As residents and businesses in New York,New Jersey, and Connecticut attempt to rebuild after the destruction caused by Hurricane Sandy many find themselves without jobs as a result of Sandy devastation. Businesses have been flooded or completely destroyed leaving many out of work indefinitely. So what do the suddenly unemployed do to make ends meet? Fortunately, some companies have offered employees the opportunity to work at other locations. But for those individuals without such an option relief needs to be sought in a different manner. One such avenue is Disaster Unemployment Assistance. Unemployed individuals may seek disaster assistance payments if they lost their job as a direct result of the storm.
Disaster Unemployment Assistance also known as Disaster Relief and Emergency Assistance provides individuals unemployed as a result of a major disaster with temporary financial assistance. The President issued a federal disaster declaration on October 29, 2012 for several counties in New Jersey,New York, and Connecticut in response to Hurricane Sandy. Such a declaration grants residents of these locations the opportunity to seek federal assistance. However, to qualify for assistance the loss of employment must have resulted directly from the disaster and the individual cannot be eligible for traditional unemployment benefits. Additionally, those receiving funds must actively look for work and if suitable work is offered they must accept. Each week the individual must demonstrate that his or her unemployment continues to be a direct result of the disaster. Payments can last up to 26 weeks or six months after the date the federal disaster was declared.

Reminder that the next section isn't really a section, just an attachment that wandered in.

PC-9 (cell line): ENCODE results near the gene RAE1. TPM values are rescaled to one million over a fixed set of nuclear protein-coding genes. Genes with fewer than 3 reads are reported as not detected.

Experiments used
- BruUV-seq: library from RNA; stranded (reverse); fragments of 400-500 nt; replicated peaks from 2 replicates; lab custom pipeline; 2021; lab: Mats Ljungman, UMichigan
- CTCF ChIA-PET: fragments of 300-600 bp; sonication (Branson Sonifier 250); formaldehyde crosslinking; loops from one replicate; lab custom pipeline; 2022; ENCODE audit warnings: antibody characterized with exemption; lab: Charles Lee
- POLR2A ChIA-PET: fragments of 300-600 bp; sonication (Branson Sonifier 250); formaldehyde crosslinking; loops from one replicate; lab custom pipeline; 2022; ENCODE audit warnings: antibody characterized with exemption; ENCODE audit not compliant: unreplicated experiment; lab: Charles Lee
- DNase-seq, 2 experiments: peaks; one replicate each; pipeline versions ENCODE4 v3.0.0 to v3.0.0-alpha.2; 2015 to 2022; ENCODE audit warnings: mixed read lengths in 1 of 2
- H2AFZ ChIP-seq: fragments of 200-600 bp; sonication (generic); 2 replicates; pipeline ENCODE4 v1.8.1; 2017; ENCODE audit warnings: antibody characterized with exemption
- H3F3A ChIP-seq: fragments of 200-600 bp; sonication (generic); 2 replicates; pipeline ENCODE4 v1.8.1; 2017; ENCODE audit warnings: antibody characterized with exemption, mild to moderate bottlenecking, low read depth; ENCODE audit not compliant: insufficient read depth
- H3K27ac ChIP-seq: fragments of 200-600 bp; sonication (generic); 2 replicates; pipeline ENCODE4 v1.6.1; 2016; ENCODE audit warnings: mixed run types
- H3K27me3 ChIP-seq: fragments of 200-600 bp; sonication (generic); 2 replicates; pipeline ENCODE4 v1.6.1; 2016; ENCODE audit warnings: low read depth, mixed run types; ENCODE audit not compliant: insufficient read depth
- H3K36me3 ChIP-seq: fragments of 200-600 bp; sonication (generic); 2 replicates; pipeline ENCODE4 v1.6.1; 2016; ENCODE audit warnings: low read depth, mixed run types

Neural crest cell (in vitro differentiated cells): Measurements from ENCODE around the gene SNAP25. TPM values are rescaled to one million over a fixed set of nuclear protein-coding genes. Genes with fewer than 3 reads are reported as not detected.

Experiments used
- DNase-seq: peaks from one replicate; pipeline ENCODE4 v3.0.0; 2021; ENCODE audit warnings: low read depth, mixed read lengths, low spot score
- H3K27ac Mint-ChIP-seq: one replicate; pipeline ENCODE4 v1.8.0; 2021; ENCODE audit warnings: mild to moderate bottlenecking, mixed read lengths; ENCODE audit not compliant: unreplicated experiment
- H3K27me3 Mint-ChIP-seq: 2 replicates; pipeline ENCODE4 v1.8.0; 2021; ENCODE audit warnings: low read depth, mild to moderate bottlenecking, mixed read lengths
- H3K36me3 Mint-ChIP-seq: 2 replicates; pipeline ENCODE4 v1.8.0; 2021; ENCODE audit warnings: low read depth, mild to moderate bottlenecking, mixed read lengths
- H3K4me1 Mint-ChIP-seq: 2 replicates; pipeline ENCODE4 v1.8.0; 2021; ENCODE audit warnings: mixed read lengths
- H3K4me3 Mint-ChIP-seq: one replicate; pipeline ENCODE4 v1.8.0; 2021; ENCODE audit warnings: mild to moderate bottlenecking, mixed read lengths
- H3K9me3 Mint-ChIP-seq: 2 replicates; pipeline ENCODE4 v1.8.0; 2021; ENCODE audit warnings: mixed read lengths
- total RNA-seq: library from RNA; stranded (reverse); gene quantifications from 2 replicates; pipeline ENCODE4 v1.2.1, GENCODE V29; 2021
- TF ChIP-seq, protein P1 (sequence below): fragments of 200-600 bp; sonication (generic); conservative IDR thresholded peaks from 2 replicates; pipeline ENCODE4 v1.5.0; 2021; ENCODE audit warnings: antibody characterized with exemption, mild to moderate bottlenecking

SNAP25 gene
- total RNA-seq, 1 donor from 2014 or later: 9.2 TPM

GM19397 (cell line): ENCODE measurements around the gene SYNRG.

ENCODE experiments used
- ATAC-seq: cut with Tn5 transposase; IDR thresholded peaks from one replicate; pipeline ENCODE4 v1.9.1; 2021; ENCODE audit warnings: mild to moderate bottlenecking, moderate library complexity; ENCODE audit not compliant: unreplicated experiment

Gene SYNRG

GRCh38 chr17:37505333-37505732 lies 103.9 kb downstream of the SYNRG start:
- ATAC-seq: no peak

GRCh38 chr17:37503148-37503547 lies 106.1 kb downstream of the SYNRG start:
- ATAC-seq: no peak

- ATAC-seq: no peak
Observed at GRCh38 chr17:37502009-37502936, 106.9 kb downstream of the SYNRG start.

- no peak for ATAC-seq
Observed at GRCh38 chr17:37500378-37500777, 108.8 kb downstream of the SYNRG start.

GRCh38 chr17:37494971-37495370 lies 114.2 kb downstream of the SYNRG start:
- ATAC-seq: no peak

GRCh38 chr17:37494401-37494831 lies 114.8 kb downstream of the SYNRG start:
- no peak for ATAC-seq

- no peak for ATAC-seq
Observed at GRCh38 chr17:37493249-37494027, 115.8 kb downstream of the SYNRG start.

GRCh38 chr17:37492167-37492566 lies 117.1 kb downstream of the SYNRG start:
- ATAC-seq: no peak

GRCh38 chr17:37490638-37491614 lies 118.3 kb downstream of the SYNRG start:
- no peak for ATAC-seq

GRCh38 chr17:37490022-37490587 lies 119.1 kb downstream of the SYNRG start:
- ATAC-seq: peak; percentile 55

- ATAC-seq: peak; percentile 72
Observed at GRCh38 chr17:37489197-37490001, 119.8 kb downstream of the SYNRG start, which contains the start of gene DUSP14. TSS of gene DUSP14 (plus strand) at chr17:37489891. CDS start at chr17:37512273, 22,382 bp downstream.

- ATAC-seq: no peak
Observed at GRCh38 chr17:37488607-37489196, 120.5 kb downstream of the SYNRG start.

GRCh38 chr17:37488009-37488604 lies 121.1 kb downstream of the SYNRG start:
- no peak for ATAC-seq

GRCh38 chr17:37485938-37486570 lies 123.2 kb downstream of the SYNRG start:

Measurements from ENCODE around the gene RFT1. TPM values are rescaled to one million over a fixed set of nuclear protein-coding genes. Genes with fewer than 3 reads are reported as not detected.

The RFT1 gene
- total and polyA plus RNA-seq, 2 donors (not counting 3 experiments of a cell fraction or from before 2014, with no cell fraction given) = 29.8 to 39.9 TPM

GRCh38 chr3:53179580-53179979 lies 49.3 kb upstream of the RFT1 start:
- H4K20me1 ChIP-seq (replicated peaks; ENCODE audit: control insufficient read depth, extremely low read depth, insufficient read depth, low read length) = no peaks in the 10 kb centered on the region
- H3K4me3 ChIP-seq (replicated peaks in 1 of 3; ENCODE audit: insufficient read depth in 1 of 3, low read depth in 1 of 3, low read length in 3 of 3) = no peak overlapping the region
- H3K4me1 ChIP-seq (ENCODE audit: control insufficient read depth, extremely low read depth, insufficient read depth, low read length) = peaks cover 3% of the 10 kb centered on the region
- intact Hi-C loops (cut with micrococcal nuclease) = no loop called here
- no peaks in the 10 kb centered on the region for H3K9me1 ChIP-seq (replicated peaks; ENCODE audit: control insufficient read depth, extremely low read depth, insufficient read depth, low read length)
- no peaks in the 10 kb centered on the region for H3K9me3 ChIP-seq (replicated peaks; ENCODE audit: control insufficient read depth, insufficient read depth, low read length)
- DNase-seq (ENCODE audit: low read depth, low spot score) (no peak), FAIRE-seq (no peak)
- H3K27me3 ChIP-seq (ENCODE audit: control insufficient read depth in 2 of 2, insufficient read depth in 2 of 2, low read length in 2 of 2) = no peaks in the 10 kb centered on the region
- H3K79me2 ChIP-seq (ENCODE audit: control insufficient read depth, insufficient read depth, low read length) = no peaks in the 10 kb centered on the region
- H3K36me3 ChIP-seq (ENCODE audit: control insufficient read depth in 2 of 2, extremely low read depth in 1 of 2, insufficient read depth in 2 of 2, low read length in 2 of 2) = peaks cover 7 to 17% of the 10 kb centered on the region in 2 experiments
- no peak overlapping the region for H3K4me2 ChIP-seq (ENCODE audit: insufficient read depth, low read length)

The New York State Department of Labor has listed the following situations as qualifying for Disaster Unemployment Assistance.
- “You were injured in the disaster and are unable to work, whether you are an employee or self-employed.”
- “Your workplace was damaged, destroyed, or you can’t get there because of the disaster.”
- “Your transportation to work is not available because of the disaster.”
- “You must travel to your job through the affected area, and you cannot do that because of the disaster.”
- “You were about to begin work, but could not because of the disaster.”
- “You are now the breadwinner or major support for a household because the former head of household died in the disaster.”
- “You are out of work because the Federal government took over or closed the facility where you worked.”
- “Most of your income comes from areas affected by the disaster, whether you worked for yourself or for an employer, and your business is down as a direct result of the disaster.” 
A special thanks to Cynthia Thomas, a law clerk at Cullen and Dykman LLP, for helping with this post.